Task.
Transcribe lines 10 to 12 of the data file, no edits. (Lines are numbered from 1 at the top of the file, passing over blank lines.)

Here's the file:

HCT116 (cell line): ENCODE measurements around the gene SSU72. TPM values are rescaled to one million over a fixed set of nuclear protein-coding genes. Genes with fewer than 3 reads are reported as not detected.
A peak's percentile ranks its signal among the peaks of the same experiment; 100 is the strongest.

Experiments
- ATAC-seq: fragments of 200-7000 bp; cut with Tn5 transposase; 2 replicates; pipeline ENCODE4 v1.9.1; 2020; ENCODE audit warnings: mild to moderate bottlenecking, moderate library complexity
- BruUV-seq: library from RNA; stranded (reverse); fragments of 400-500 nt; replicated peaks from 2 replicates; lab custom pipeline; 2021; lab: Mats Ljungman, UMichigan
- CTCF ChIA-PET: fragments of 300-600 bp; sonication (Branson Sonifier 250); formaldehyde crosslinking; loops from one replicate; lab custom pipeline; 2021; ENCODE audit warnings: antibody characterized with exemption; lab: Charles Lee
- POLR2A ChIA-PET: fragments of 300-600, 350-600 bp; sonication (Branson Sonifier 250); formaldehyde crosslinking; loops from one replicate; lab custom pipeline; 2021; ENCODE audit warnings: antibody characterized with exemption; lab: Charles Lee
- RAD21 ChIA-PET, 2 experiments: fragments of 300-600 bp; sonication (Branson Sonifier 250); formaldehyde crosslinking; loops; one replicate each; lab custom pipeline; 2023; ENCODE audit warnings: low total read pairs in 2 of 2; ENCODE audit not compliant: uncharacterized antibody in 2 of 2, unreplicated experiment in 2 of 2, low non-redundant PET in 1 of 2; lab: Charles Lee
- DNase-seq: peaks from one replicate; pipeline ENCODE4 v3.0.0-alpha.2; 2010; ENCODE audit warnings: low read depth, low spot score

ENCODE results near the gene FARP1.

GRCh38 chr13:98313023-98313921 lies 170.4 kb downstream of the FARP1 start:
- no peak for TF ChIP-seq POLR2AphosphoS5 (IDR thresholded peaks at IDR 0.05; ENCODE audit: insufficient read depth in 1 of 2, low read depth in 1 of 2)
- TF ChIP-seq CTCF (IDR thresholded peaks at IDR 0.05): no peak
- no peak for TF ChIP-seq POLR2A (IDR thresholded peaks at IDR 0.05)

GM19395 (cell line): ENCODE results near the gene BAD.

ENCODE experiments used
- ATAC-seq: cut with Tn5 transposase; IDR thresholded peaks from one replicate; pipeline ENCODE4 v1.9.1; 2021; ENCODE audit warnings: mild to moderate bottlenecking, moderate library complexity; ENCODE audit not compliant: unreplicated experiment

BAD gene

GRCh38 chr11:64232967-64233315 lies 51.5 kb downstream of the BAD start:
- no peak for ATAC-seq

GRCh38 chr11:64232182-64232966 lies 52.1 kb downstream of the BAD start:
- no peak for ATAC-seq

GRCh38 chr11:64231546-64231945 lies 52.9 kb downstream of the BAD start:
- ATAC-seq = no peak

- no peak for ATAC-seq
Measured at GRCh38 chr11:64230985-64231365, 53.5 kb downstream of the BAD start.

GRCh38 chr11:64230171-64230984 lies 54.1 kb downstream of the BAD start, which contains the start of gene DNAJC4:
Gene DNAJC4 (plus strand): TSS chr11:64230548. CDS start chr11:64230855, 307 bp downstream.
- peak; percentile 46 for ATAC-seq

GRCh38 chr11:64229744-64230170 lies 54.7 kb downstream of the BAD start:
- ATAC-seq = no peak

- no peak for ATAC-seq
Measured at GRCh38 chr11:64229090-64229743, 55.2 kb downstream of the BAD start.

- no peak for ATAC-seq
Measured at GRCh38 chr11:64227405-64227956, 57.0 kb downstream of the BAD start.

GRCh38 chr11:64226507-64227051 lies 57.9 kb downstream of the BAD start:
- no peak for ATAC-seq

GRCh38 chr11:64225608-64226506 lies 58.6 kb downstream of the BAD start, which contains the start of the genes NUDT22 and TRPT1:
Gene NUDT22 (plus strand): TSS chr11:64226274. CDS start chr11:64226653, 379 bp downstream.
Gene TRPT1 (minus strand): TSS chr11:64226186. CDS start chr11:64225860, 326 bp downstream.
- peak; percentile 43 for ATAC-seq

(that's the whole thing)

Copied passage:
ENCODE results near the gene FARP1.

GRCh38 chr13:98313023-98313921 lies 170.4 kb downstream of the FARP1 start:
- no peak for TF ChIP-seq POLR2AphosphoS5 (IDR thresholded peaks at IDR 0.05; ENCODE audit: insufficient read depth in 1 of 2, low read depth in 1 of 2)